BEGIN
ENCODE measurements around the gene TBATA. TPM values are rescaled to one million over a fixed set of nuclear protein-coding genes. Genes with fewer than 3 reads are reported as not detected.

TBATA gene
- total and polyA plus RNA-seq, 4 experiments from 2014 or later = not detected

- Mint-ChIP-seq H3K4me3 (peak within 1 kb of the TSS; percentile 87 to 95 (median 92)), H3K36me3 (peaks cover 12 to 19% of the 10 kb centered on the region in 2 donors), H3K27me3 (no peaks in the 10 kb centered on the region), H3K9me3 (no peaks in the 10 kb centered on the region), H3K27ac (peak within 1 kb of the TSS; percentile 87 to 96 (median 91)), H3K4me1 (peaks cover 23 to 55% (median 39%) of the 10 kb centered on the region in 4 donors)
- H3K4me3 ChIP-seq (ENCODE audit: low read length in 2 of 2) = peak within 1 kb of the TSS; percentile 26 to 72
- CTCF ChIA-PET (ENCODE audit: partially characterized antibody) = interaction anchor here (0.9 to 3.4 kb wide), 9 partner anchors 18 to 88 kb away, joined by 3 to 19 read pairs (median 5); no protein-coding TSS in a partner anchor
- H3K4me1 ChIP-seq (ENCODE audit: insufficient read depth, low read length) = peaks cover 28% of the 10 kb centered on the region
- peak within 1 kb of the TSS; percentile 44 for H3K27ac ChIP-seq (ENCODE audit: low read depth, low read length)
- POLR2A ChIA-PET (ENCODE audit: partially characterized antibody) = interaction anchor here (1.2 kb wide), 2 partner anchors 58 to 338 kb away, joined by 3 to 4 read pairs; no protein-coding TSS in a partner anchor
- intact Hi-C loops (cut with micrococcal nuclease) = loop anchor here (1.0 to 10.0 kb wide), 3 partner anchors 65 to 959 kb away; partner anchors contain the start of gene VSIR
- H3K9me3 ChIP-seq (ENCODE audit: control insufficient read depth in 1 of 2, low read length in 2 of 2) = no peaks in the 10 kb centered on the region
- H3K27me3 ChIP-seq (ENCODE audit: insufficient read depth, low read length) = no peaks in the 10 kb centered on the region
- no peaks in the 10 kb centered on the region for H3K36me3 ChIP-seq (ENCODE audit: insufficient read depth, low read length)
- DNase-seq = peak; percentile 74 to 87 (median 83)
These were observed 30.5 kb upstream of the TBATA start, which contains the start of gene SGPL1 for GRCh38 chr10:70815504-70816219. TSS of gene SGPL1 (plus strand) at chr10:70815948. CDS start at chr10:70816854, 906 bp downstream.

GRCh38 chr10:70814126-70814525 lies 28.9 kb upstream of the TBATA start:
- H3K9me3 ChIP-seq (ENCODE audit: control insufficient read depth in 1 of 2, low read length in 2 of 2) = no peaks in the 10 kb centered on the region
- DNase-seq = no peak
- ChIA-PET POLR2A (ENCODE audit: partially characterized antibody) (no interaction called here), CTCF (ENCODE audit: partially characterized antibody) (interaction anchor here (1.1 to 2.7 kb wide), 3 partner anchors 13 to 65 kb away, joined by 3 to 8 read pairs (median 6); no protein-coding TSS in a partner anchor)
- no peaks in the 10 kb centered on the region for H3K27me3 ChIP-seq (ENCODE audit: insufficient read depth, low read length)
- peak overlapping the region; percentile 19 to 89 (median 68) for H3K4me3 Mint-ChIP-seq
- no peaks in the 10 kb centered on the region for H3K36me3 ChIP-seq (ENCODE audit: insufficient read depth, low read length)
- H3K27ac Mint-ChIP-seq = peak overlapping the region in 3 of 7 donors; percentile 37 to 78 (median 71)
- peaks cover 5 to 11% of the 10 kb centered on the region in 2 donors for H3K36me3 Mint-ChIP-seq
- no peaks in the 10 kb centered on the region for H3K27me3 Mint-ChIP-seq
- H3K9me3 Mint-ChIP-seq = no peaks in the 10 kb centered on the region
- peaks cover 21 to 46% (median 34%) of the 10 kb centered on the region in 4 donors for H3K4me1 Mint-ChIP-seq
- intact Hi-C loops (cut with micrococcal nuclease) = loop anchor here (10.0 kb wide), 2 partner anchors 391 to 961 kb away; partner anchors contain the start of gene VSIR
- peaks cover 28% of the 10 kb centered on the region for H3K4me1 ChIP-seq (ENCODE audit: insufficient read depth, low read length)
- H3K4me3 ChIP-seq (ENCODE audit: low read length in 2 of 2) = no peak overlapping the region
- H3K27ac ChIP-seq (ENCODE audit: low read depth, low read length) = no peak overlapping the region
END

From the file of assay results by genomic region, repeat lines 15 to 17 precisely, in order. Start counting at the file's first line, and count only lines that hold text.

These were observed 30.5 kb upstream of the TBATA start, which contains the start of gene SGPL1 for GRCh38 chr10:70815504-70816219. TSS of gene SGPL1 (plus strand) at chr10:70815948. CDS start at chr10:70816854, 906 bp downstream.

GRCh38 chr10:70814126-70814525 lies 28.9 kb upstream of the TBATA start:
- H3K9me3 ChIP-seq (ENCODE audit: control insufficient read depth in 1 of 2, low read length in 2 of 2) = no peaks in the 10 kb centered on the region